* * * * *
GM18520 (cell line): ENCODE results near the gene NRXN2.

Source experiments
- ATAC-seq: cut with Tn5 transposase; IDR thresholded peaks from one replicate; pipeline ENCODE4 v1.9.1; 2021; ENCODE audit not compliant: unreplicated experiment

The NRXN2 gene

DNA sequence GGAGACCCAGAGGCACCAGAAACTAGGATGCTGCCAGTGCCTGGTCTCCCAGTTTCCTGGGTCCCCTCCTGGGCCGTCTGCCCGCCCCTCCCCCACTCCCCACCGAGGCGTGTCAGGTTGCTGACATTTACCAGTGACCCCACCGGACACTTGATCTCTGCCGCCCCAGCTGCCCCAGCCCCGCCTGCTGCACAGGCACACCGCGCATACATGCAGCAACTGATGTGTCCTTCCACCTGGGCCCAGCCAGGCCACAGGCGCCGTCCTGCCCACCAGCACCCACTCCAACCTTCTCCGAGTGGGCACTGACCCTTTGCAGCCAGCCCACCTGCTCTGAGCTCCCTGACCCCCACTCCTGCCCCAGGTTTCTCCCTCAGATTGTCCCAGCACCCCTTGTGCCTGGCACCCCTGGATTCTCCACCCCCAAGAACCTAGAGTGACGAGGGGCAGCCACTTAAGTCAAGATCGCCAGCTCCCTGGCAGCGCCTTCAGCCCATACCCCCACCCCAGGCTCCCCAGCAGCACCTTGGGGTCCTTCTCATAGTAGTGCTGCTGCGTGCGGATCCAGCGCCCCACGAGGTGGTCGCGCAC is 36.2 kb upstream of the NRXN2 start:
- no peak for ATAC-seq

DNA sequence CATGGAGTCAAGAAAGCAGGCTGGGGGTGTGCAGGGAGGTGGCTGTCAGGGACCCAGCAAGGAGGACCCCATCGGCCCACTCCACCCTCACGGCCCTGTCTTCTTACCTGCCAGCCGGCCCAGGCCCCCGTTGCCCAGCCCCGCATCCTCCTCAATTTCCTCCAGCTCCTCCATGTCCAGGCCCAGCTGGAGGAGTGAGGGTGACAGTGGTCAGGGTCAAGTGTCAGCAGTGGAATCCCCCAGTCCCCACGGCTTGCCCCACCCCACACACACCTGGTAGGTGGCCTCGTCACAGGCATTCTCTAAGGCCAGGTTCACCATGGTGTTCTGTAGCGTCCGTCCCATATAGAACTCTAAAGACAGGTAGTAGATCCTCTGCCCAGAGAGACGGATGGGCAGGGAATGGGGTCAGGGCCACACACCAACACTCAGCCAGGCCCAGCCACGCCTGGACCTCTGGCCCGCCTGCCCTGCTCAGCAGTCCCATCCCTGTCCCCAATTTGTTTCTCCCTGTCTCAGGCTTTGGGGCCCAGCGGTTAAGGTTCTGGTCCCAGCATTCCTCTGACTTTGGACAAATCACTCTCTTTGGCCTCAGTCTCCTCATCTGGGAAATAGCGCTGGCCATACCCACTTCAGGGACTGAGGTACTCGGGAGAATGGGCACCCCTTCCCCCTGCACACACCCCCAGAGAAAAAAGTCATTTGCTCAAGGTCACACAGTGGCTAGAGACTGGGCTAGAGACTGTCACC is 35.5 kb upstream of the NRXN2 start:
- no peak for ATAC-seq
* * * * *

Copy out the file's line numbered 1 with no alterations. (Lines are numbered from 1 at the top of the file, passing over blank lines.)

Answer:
GM18520 (cell line): ENCODE results near the gene NRXN2.